The finance ministry is considering a hike in excise duty from 10 per cent to 12 per cent, which would still be lower than the level before the 2008 financial crisis, according to a report.
Such a move would push up the cost of almost all manufactured goods, from food products to consumer durables and automobiles.
While a rollback of the fiscal incentives was expected in the last budget, finance minister Pranab Mukherjee surprised the industry and the market by sticking to a 10-per cent standard rate of central excise in order to support the manufacturing sector.
Although a final decision is yet to be taken, sources in the government indicated that the move has been necessitated by a tight fiscal situation, which is expected to persist during the next financial year with the government in no position to prune the high subsidy bill, says a Times of India report.
Decisions on changing key direct and indirect tax rates are taken by the finance minister in consultation with the prime minister. Officials in the ministry have argued that should the economic condition deteriorate, the government can always reduce the duty.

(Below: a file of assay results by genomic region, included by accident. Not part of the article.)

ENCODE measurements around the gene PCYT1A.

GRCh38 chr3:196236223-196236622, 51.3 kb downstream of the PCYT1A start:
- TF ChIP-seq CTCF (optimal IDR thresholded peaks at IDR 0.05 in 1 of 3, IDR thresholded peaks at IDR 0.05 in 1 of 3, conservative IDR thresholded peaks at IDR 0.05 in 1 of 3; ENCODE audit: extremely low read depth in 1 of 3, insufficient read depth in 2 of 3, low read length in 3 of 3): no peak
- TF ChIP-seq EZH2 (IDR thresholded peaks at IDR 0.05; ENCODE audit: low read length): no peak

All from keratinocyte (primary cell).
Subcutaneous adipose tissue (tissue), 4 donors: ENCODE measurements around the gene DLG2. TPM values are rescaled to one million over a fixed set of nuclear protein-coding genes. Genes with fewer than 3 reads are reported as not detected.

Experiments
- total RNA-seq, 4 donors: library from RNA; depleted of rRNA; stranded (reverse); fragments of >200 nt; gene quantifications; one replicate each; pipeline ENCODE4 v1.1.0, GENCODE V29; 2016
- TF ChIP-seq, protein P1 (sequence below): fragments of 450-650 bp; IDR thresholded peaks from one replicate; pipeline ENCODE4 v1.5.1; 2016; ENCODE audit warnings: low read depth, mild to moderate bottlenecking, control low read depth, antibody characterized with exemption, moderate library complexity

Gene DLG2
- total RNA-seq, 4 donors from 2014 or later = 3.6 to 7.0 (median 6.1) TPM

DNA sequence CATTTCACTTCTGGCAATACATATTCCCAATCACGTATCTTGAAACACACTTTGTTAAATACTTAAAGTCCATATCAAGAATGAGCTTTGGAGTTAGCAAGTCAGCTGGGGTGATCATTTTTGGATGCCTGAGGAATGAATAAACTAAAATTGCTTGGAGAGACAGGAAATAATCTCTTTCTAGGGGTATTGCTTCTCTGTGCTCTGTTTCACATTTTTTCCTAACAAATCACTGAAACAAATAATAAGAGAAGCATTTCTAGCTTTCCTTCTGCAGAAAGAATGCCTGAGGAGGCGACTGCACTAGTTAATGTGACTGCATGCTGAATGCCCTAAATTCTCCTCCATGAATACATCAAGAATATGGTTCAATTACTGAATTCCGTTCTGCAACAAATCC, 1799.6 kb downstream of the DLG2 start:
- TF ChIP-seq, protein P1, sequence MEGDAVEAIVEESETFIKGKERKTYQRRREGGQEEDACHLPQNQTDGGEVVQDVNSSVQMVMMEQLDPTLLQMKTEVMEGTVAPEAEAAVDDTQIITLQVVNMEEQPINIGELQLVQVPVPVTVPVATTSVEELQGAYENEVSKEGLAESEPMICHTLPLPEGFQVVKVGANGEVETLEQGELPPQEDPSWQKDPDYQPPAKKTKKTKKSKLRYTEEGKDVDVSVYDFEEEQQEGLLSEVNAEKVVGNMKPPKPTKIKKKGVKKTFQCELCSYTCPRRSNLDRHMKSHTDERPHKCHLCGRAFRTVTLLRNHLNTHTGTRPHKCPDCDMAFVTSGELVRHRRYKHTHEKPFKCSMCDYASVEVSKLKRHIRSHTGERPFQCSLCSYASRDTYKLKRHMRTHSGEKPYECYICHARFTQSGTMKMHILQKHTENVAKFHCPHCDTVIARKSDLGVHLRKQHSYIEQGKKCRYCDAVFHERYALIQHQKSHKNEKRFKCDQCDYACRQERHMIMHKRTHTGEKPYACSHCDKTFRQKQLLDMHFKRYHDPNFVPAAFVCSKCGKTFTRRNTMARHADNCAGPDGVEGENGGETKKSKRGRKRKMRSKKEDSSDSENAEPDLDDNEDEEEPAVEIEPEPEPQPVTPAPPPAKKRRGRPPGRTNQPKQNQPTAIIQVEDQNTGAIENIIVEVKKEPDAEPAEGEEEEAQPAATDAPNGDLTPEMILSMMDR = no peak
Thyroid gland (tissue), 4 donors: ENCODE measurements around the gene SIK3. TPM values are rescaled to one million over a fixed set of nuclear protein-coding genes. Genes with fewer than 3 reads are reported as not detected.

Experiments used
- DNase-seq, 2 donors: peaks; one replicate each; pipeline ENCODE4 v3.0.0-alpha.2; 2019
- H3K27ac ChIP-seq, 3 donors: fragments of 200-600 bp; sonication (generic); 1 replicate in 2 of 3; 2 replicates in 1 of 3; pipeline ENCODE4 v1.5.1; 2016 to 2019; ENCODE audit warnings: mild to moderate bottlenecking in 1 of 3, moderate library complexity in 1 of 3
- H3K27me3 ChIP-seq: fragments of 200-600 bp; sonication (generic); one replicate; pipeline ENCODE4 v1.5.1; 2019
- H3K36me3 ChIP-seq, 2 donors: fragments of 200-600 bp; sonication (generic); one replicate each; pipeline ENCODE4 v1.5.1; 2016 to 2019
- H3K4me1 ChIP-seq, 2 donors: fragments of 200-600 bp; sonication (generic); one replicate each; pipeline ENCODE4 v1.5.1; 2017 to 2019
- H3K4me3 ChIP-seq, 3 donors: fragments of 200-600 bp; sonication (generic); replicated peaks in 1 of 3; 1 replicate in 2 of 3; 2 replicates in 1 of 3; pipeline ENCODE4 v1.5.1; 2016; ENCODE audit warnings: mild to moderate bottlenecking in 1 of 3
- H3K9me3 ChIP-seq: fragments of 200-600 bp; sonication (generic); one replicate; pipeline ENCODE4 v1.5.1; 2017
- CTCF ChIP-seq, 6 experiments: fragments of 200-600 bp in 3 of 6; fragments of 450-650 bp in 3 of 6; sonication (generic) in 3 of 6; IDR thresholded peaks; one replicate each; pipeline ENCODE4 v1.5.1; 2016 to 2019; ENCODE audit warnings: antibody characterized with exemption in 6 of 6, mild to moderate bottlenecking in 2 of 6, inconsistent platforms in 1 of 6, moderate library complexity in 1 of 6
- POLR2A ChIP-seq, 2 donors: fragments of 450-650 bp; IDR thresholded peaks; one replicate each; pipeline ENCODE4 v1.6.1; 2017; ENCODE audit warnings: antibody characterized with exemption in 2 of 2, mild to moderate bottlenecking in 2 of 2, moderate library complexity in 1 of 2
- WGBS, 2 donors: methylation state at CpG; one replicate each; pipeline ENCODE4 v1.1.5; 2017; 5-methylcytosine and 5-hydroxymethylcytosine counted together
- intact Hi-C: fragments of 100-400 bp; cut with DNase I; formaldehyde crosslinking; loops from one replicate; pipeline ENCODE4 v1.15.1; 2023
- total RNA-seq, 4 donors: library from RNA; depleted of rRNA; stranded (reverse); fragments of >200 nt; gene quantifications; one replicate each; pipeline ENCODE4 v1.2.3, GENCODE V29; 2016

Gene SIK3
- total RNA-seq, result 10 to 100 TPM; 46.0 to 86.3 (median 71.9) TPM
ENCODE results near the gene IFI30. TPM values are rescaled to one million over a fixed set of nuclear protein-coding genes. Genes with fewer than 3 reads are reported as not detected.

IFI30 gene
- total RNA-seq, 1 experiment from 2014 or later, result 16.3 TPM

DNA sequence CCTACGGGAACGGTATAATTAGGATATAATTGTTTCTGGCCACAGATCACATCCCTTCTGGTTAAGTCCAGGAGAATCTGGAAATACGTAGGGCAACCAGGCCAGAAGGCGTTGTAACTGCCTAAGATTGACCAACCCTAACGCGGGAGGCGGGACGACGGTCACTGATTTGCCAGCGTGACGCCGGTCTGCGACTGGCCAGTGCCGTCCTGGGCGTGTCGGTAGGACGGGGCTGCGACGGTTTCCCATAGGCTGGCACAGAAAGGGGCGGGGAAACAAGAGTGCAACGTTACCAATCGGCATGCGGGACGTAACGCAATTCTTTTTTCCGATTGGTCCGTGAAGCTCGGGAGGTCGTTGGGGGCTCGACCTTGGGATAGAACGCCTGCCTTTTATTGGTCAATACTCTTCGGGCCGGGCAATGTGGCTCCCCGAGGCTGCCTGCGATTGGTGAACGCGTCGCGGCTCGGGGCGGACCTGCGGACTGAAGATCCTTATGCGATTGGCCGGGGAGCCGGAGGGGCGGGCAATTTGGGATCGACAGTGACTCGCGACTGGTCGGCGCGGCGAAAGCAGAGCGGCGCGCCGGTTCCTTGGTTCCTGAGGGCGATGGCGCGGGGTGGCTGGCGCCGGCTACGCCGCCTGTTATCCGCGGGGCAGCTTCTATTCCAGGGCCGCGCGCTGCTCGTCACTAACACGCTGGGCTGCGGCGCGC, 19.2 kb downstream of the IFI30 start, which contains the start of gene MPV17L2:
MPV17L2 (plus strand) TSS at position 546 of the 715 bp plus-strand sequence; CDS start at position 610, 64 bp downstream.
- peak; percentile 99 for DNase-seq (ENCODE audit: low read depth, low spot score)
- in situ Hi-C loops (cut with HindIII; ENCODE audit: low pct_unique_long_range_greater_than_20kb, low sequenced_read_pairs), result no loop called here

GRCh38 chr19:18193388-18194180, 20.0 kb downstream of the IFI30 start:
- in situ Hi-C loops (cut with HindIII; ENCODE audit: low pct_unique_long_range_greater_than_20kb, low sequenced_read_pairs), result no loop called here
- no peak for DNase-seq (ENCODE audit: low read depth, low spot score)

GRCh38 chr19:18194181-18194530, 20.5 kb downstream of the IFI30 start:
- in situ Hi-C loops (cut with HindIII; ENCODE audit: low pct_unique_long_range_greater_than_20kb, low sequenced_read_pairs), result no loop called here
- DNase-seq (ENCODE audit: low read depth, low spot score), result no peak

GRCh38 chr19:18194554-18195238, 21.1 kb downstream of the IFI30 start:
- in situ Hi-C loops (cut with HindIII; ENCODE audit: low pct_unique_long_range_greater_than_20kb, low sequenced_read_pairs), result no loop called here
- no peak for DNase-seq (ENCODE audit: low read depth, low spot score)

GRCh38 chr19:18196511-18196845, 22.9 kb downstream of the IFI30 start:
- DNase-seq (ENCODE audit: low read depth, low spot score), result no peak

Through the current fiscal, officials in the Central Board of Excise and Customs were ruing the fact that Mukherjee chose not to increase rates in the last budget, when the economy was healthier, says the report.
Another argument being put forward is that the overall economic sentiment, although subdued, is better than what it was a few months ago. With inflation now coming down, interest rates are expected to start falling during the course of 2012-13. That is expected to boost sentiments, officials said.